DURBAN – The navy has successfully tested a new escape system for crew in a damaged submarine in waters up to 100m deep.
When the class 209 type 1400 submarines were delivered from Germany, the initial two-man escape procedure was found to possess a serious fault. The system called for two men at a time to enter the submarine tower and ascend the ladder leading to the outer hatch, one standing above the other.
Wearing a special suit and breathing gear, they would wait for the tower to be flooded, after which, in theory, the hatch would be opened and they would make their escape to the surface. The built-in buoyancy of the suit would aid in this respect. The tower would then be refilled with air ready for the next two escapes.
Unfortunately, it was discovered that as the tower was flooded, the man on the lower end of the ladder was forced upwards by the air in his suit, causing both men to become stuck at the hatch opening.
The SA Navy has been working on this problem since 2009 with Armscor, the Institute of Maritime Technology and the CSIR and has developed a system known as Tess (tower escape safety system) that enhances the original method, but includes a mechanical rail system to the inside of the tower.
Each submariner hooks himself onto this rail, one below the other. As the tower floods the rail system keeps each man fixed in position, despite the air in their suits wanting to force them upwards.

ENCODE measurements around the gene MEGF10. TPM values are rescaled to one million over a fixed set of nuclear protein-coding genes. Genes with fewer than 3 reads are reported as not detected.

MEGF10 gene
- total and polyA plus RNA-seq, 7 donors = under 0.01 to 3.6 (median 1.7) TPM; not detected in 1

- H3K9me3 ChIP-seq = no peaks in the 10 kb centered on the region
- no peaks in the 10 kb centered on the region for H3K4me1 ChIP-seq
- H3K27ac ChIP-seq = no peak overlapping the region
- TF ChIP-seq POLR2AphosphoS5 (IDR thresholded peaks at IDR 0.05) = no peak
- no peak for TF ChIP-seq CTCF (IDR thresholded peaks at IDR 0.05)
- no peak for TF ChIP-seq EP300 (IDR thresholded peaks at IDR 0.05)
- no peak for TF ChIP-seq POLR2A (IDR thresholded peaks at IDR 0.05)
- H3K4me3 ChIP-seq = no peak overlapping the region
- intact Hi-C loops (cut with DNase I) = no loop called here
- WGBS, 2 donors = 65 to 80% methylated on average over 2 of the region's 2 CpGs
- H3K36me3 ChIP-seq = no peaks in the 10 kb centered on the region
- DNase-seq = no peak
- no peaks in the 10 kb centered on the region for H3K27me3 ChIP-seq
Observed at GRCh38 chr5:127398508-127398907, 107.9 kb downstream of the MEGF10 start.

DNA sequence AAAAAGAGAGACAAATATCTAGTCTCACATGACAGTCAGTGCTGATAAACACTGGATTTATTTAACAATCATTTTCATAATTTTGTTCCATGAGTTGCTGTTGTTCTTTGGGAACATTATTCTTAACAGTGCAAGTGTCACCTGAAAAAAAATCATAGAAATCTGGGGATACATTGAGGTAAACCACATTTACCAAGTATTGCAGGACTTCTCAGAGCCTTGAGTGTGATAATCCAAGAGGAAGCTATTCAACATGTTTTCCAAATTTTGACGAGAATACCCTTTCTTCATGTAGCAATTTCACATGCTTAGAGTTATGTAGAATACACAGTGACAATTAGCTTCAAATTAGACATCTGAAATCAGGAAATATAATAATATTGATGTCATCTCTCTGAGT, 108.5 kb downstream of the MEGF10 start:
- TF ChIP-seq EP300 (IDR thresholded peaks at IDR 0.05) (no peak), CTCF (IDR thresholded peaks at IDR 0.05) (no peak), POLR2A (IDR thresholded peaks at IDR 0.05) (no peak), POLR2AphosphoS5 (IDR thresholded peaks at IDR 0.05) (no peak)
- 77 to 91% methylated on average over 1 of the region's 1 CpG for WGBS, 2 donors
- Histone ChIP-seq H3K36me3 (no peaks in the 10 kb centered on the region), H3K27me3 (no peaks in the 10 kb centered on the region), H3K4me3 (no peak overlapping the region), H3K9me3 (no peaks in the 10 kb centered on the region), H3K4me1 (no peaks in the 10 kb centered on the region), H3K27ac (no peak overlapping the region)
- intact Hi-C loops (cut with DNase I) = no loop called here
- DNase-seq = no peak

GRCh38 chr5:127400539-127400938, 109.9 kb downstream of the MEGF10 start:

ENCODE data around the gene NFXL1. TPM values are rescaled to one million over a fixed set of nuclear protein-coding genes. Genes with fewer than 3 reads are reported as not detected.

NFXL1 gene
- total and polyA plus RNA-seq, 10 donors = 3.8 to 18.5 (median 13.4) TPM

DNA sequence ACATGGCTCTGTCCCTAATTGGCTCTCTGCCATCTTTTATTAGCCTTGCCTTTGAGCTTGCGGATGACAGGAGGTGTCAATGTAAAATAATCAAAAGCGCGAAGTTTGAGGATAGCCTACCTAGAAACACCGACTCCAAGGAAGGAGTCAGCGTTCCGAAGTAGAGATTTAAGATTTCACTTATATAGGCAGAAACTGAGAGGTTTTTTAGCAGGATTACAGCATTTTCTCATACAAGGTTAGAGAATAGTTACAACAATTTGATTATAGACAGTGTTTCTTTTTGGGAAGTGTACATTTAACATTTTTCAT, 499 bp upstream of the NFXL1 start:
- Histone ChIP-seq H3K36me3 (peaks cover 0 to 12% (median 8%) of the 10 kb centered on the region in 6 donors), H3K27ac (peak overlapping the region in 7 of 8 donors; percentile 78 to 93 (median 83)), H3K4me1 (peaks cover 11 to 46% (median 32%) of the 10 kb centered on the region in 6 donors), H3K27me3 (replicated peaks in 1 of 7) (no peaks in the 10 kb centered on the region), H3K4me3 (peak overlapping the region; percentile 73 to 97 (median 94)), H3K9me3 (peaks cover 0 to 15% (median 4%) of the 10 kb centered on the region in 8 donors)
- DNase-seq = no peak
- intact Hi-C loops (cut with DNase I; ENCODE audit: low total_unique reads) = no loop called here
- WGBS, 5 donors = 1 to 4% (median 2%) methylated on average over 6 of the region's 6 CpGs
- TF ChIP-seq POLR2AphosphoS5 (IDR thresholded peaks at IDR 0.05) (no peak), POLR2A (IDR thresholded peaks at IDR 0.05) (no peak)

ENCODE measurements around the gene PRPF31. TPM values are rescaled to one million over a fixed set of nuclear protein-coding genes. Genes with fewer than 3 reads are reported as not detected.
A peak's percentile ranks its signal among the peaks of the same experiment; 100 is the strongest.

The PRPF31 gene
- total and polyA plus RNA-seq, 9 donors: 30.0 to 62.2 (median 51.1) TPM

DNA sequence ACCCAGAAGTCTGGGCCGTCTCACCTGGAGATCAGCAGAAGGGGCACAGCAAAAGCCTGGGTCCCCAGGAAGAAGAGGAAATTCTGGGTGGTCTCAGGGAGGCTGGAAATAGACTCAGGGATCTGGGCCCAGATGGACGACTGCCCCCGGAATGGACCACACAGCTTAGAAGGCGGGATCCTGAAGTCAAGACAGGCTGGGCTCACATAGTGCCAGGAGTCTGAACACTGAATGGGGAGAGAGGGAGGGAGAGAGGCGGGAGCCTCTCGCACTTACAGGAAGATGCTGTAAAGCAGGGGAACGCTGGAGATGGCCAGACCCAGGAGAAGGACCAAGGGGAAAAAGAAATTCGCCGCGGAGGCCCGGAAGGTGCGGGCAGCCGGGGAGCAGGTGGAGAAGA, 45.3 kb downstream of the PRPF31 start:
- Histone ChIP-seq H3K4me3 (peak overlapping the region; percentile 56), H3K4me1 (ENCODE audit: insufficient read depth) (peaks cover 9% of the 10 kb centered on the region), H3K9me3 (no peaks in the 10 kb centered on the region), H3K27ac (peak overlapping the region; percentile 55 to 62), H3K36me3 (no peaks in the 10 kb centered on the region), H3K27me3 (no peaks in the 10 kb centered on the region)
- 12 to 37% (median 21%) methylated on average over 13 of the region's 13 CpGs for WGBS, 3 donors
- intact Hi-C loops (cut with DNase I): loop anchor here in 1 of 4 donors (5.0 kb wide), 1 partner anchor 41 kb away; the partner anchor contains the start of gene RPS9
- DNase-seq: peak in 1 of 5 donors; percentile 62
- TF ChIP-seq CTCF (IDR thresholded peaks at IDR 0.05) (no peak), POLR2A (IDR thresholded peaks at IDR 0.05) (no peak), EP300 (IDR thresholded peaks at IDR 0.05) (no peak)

One by one they are then released by means of a hold-trigger and release mechanism linked automatically to the opening of the tower upper hatch.
Even if the submariner is unconscious this system will work automatically. The procedure takes from three to 10 seconds for both submariners to surface from a depth of 10m.
The cycle is then repeated until the entire crew has evacuated the boat.
The navy recently carried out a full test of Tess off Simon’s Town, using the submarine SAS Manthatisi. The successful test was conducted at a depth of 20m with two submariners reaching the surface where navy divers were waiting to further assist them.
The SA Military Health Service Institute for Maritime Medicine is also involved with this development in planning and providing medical support due to the risks associated with quick ascents, such as barotrauma (decompression sickness), hypothermia or carbon monoxide poisoning.
The navy says the successful completion of the Tower Escape will now be an additional requirement to qualify as a submariner.